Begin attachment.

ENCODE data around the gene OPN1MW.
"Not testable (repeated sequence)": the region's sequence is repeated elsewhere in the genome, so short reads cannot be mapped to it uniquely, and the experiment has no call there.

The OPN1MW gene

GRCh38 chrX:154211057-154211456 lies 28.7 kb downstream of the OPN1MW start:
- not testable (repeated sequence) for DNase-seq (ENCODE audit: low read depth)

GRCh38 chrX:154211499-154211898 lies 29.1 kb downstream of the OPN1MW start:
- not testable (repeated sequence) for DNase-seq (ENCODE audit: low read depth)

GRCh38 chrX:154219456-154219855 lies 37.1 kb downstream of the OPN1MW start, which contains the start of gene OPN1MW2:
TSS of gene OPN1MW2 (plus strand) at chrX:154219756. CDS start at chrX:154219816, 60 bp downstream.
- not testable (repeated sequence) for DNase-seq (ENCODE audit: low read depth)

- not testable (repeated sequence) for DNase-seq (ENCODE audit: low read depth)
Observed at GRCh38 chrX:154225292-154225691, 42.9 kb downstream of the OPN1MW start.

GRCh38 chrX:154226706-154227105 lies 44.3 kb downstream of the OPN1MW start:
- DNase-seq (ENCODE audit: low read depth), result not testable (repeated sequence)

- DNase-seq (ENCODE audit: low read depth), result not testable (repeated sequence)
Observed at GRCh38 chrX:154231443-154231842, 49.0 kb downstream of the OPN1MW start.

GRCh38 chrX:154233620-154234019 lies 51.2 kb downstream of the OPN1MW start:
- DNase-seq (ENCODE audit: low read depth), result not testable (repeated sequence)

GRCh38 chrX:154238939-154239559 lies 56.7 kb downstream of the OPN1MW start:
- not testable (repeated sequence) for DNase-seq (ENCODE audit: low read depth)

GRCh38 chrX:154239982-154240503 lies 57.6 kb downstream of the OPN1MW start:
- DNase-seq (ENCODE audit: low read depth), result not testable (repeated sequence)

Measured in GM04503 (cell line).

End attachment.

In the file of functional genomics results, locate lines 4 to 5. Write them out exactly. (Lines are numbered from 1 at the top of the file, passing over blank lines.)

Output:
GRCh38 chrX:154211057-154211456 lies 28.7 kb downstream of the OPN1MW start:
- not testable (repeated sequence) for DNase-seq (ENCODE audit: low read depth)